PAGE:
NEW HEADING 1
First Jazz Band of Thomas Nelson High School
December 10, 2012Thomas Nelson HS
At Thomas Nelson High School we have a concert band, marching band, pep band, orchestra and now as our very new addition to our band’s we have added a jazz band witch had started officially on Monday November 19, 2012. It was expected to start out as one of our smallest groups but on a good note more people than we expected showed up for the first rehearsal they had a really exceptional rehearsal for their first time both them and the band director Mr. Robinson were happy with the outcome of the size of the jazz band and the sound of the jazz band.
The instruments and students playing those instruments we ended up with in jazz band are; Alto Saxophone: Nick Rucker, Mackenzie Lettner, Kendoll Link, and Eli Hall. Flute: Spencer Goff, and Miranda Hiday. Clarinet: Hannah Rucker, and Ciara Sanderfur. Trumpet: Trenton Billings, and Marcus Hines. Drumset: Clayton Carter. Bassoon: Brittany Schweinhart, and Cody Skaggs. Piano: Spencer Goff. Tenor Saxophone: Miranda Hiday. These are our official instruments and students playing in our very first jazz band.
Being only just the beginning of our little jazz band here at Thomas Nelson High School they all feel that we have started out better than usual jazz bands would they are starting out with thirteen players all together. As well they have set up two performances for themselves already they have enough confidence in playing their music to bring it out in public this soon their very first two performances are December 2, 2012 at the New Haven Christmas parade then again on December 6, 2012 at the Bardstown Christmas parade. The music they will be playing for the crowd entertainment will be Good King Wenceslas, Jolly Old St. Nicholas, and Jingle Bells. But they also have other songs they are preparing for other concerts as well such as Instant Swing Concert (which will include several song during this song such as the following) Woodchopper’s Ball, Jumpin’ Jack, Zoot Suit Riot, Puttin’ On The Ritz, It Don’t Mean a Thing (if it ain’t got that swing), Stompin’ At The Savoy, Boogie Woogie Bugle Boy, Leap frog, Go Daddy-O, In The Mood, and Jump, Jive an’ wail along with the well-known song eye of the tiger are all of the pieces they are preparing for their performances.
All in all the Jazz band and it’s director Mr. Robinson feel that this will be a very successful band especially if we get let more students in the school know of it and get them interested enough in it to join and be apart of this outstanding, fun loving group. They will be sure to keep the MultiMedia team updated on any dates of their performances and maybe some practice that the may be able to record.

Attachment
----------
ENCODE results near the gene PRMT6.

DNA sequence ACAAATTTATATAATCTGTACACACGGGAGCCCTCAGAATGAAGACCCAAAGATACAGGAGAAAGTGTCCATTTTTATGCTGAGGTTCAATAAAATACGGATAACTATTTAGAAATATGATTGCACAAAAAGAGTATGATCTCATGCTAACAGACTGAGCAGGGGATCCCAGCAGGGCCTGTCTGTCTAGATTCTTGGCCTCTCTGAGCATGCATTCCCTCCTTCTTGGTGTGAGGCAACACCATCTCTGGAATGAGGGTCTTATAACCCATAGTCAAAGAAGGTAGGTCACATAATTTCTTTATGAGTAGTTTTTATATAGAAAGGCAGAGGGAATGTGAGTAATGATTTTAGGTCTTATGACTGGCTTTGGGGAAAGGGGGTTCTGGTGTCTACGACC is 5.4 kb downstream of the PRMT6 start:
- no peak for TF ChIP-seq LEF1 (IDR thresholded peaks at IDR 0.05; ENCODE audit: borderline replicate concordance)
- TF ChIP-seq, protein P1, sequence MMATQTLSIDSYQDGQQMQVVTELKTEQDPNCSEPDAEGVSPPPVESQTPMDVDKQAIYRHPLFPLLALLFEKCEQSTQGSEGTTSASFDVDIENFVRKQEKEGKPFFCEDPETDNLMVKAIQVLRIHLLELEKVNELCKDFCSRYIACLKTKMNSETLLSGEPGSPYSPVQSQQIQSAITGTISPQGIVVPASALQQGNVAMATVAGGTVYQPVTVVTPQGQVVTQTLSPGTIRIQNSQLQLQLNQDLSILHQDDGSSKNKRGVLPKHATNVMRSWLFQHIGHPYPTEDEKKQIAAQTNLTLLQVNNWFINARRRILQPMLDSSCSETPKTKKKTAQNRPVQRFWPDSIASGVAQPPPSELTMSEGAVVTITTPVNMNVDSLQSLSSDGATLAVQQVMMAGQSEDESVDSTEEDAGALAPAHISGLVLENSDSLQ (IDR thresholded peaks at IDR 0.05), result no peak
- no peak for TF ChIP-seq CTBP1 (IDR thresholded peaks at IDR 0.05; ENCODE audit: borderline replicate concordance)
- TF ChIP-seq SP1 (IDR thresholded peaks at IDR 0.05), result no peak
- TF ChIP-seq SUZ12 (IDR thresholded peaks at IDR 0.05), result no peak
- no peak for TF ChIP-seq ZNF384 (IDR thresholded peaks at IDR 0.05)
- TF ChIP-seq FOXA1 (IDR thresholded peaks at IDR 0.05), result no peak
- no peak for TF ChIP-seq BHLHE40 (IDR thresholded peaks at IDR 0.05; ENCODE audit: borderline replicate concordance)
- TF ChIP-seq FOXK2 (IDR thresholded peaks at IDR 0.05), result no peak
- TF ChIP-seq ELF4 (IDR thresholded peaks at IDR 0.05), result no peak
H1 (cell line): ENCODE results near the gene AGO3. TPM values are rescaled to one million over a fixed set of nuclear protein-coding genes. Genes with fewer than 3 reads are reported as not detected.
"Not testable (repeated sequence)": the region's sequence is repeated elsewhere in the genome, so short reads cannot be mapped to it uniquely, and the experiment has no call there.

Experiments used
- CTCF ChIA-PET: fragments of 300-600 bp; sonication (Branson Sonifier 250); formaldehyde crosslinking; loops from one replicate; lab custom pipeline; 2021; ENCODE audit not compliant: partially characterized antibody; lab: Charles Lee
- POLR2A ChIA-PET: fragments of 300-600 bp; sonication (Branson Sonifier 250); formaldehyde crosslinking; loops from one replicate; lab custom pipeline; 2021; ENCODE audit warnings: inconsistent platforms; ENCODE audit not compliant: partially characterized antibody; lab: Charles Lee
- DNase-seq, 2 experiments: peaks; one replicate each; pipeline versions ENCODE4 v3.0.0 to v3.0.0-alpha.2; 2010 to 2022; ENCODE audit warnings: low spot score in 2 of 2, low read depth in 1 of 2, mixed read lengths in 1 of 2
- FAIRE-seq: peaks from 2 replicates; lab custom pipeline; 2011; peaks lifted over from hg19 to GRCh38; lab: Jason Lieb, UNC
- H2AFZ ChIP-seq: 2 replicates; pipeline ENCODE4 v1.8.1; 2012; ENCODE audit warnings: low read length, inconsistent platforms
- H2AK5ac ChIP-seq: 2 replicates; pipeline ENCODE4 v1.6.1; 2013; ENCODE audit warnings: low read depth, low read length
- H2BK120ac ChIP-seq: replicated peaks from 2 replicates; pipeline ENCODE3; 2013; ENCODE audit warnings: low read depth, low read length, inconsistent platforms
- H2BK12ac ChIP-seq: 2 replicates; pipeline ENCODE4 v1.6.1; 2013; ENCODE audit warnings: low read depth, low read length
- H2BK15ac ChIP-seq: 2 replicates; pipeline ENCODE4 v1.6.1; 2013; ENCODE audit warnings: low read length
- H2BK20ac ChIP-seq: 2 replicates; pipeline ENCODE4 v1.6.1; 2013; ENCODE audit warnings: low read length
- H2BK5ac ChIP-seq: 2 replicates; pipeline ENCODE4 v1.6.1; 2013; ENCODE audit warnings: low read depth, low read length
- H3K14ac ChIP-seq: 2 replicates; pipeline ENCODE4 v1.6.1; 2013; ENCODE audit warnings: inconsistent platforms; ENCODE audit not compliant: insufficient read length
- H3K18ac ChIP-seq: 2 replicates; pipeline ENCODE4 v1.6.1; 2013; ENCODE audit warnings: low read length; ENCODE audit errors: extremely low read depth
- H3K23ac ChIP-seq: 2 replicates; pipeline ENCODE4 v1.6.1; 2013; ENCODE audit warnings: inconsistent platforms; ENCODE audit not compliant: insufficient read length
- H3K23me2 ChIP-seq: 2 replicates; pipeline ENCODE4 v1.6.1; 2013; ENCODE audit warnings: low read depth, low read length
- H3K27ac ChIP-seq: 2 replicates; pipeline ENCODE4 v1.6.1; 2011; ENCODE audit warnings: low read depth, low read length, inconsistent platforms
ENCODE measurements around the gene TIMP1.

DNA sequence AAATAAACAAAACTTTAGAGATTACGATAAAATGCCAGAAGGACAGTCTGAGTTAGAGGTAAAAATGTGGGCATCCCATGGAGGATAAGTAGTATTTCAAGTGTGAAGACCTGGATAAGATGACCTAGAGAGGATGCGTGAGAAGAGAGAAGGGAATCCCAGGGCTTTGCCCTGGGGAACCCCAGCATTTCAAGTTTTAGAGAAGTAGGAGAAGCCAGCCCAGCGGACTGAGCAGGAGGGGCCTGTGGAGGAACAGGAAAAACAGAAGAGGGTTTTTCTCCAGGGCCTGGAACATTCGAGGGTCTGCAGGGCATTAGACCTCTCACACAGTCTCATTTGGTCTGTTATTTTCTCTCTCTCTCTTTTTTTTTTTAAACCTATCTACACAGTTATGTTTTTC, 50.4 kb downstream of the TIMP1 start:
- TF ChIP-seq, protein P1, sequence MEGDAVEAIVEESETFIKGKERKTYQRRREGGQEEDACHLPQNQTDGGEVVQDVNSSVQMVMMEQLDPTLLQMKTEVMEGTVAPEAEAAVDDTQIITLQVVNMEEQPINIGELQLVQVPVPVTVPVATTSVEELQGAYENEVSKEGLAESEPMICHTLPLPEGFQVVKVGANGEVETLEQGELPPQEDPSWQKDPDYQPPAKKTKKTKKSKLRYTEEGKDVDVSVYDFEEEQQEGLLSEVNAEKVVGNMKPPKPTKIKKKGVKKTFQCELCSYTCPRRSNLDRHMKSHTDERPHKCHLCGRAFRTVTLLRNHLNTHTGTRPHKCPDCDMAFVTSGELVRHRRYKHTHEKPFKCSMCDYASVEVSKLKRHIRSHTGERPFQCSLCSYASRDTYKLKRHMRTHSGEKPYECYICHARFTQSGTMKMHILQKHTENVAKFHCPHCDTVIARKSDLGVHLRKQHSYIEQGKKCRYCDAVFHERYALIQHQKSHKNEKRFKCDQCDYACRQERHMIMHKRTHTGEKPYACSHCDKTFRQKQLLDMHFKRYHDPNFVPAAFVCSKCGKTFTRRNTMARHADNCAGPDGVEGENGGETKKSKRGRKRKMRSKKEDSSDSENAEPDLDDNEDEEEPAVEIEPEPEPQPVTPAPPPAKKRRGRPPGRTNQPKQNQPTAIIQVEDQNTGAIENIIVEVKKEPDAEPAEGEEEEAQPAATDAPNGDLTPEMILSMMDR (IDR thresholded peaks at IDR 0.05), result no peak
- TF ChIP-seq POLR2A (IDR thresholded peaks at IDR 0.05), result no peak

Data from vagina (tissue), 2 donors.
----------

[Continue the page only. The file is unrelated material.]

Now about jazz band here are some interesting facts. Jazz bands come in many different sizes and instrumentations. What is the difference between them? In jazz, it all depends on the music. Modern jazz bands come in many different sizes and styles. Each variation is dependent on several factors, the most important being the type of music being played and the venue in which the performance takes place. Smaller jazz bands called combos are more common in night clubs, jazz clubs, and other similarly confined spaces. Larger full size jazz bands are more common in larger venues and in traditional dance hall style gatherings. Again, the question of what defines a jazz band depends largely on where and what the group is playing. Now the smaller jazz band combo groups are often made up of 3 to 4 musicians. An acoustic bass player is almost always present in such a group, but the remaining members can be in almost any combination. A bass, sax, and piano trio might work well with some small jazz bands. In others, the bass, a trumpet, and a drum set player may be used. The beauty of such small jazz band ensembles is that the musicians tend to do almost all of their music from memory, improvising their rhythms and melodies on the spot. When the musicians of a jazz combo work well together and are sufficiently talented they can perform an entire evening's show and have it never be exactly the same on any 2 nights. Other musicians may often "sit in" on the performance, adding their improvised melodies to the music, creating even more variations to the size and makeup of the jazz band combo.